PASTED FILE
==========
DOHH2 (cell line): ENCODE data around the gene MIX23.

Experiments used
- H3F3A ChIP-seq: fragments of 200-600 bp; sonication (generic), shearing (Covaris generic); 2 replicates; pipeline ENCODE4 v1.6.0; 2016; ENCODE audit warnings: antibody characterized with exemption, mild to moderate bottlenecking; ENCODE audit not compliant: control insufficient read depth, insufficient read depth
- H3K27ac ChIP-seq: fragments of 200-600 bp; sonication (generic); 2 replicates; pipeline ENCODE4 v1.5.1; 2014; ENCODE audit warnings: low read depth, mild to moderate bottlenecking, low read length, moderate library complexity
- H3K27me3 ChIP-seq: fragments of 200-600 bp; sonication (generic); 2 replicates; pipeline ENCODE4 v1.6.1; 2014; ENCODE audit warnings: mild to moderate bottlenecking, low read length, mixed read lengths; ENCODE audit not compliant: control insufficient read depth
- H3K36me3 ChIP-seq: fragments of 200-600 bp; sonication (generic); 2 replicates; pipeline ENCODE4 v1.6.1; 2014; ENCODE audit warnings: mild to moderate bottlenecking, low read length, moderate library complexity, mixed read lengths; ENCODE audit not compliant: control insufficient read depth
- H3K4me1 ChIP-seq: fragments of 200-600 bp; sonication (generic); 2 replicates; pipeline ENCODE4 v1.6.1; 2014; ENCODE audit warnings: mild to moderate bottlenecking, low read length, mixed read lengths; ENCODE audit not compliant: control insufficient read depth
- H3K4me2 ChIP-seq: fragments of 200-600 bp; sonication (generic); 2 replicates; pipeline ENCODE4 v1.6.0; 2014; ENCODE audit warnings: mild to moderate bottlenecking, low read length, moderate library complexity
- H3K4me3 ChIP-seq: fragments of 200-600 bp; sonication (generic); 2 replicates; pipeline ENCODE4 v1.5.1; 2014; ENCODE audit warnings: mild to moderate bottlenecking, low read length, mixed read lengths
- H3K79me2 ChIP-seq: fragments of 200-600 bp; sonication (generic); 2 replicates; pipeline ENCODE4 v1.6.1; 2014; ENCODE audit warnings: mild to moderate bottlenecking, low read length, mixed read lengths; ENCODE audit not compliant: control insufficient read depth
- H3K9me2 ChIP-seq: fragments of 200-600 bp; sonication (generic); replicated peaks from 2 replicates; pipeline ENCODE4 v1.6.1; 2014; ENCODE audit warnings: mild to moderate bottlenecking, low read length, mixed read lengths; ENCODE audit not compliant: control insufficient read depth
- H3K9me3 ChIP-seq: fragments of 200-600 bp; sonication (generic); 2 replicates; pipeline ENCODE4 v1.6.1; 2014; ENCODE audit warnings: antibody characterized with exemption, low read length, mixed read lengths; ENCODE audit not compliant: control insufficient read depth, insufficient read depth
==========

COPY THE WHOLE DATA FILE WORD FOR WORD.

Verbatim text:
DOHH2 (cell line): ENCODE data around the gene MIX23.

Experiments used
- H3F3A ChIP-seq: fragments of 200-600 bp; sonication (generic), shearing (Covaris generic); 2 replicates; pipeline ENCODE4 v1.6.0; 2016; ENCODE audit warnings: antibody characterized with exemption, mild to moderate bottlenecking; ENCODE audit not compliant: control insufficient read depth, insufficient read depth
- H3K27ac ChIP-seq: fragments of 200-600 bp; sonication (generic); 2 replicates; pipeline ENCODE4 v1.5.1; 2014; ENCODE audit warnings: low read depth, mild to moderate bottlenecking, low read length, moderate library complexity
- H3K27me3 ChIP-seq: fragments of 200-600 bp; sonication (generic); 2 replicates; pipeline ENCODE4 v1.6.1; 2014; ENCODE audit warnings: mild to moderate bottlenecking, low read length, mixed read lengths; ENCODE audit not compliant: control insufficient read depth
- H3K36me3 ChIP-seq: fragments of 200-600 bp; sonication (generic); 2 replicates; pipeline ENCODE4 v1.6.1; 2014; ENCODE audit warnings: mild to moderate bottlenecking, low read length, moderate library complexity, mixed read lengths; ENCODE audit not compliant: control insufficient read depth
- H3K4me1 ChIP-seq: fragments of 200-600 bp; sonication (generic); 2 replicates; pipeline ENCODE4 v1.6.1; 2014; ENCODE audit warnings: mild to moderate bottlenecking, low read length, mixed read lengths; ENCODE audit not compliant: control insufficient read depth
- H3K4me2 ChIP-seq: fragments of 200-600 bp; sonication (generic); 2 replicates; pipeline ENCODE4 v1.6.0; 2014; ENCODE audit warnings: mild to moderate bottlenecking, low read length, moderate library complexity
- H3K4me3 ChIP-seq: fragments of 200-600 bp; sonication (generic); 2 replicates; pipeline ENCODE4 v1.5.1; 2014; ENCODE audit warnings: mild to moderate bottlenecking, low read length, mixed read lengths
- H3K79me2 ChIP-seq: fragments of 200-600 bp; sonication (generic); 2 replicates; pipeline ENCODE4 v1.6.1; 2014; ENCODE audit warnings: mild to moderate bottlenecking, low read length, mixed read lengths; ENCODE audit not compliant: control insufficient read depth
- H3K9me2 ChIP-seq: fragments of 200-600 bp; sonication (generic); replicated peaks from 2 replicates; pipeline ENCODE4 v1.6.1; 2014; ENCODE audit warnings: mild to moderate bottlenecking, low read length, mixed read lengths; ENCODE audit not compliant: control insufficient read depth
- H3K9me3 ChIP-seq: fragments of 200-600 bp; sonication (generic); 2 replicates; pipeline ENCODE4 v1.6.1; 2014; ENCODE audit warnings: antibody characterized with exemption, low read length, mixed read lengths; ENCODE audit not compliant: control insufficient read depth, insufficient read depth